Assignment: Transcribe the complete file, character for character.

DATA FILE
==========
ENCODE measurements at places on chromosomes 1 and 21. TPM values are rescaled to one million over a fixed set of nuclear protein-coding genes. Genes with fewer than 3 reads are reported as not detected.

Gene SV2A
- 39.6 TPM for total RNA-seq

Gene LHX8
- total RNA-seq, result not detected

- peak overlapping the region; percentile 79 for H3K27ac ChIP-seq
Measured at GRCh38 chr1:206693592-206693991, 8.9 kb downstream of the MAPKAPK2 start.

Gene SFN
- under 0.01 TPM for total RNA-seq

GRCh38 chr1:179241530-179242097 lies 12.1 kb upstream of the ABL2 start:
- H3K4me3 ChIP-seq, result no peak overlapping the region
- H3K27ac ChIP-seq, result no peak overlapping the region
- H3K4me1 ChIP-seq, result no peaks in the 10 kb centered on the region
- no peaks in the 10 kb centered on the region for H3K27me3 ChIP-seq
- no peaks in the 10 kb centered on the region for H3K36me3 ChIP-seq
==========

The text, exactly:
ENCODE measurements at places on chromosomes 1 and 21. TPM values are rescaled to one million over a fixed set of nuclear protein-coding genes. Genes with fewer than 3 reads are reported as not detected.

Gene SV2A
- 39.6 TPM for total RNA-seq

Gene LHX8
- total RNA-seq, result not detected

- peak overlapping the region; percentile 79 for H3K27ac ChIP-seq
Measured at GRCh38 chr1:206693592-206693991, 8.9 kb downstream of the MAPKAPK2 start.

Gene SFN
- under 0.01 TPM for total RNA-seq

GRCh38 chr1:179241530-179242097 lies 12.1 kb upstream of the ABL2 start:
- H3K4me3 ChIP-seq, result no peak overlapping the region
- H3K27ac ChIP-seq, result no peak overlapping the region
- H3K4me1 ChIP-seq, result no peaks in the 10 kb centered on the region
- no peaks in the 10 kb centered on the region for H3K27me3 ChIP-seq
- no peaks in the 10 kb centered on the region for H3K36me3 ChIP-seq